BOGOTA — Colombian television opened a new chapter last week with the award of commercial licenses to two of the country’s leading program producers.
Ending 40 years of state monopoly, the National Television Commission on Nov. 24 bestowed private franchises on CaracolTV and on RCN, both long-established production companies. They now face bills of $95 million for the privilege.
The two companies have undertaken to start broadcasting before June of next year, with 18 hours daily of national and imported programming.
“This is an important day for Colombia — until now it was the only country in the western hemisphere which had never had private television,” says Mauricio Calle, programming director at RCN. “The Colombian people will now have more choice and more complete and coherent programming.”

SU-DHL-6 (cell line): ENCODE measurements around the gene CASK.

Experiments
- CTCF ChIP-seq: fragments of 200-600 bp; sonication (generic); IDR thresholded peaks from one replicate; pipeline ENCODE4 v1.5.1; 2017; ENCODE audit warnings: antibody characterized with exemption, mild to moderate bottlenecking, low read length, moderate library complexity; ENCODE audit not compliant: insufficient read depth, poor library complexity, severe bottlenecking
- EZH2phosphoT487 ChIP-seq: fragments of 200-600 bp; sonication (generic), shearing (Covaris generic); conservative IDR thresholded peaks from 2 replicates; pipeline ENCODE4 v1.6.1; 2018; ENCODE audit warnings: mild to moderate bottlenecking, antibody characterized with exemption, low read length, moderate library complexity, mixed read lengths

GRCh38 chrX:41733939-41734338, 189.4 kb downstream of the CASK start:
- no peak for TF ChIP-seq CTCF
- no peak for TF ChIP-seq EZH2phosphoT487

About half of the new programming slots will be set aside for national productions, with the remainder dedicated to imports.
Some commentators have suggested that the franchises concentrate power in the hands of business giants: Caracol is owned by the Ardilo Lülle Organization and RCN is owned by the Santo Domingo Group — two of Colombia’s most powerful business groups .
Some industry analysts fear the new channels will bring quantity, but not quality, to Colombian television.
“I see the future of TV in Colombia as very black,” said journalist Maria Theresa Herran. “In the short term, privatization will bring great proliferation to television, but in the long term it will mean the end of small and medium-sized producers, and the strengthening of the bigger groups.”
The economic stakes are high — last year advertising revenue on the state channels came to $270 million. With two new national channels, and a set of regional and local stations planned for next year, media analysts are now predicting an ad price war.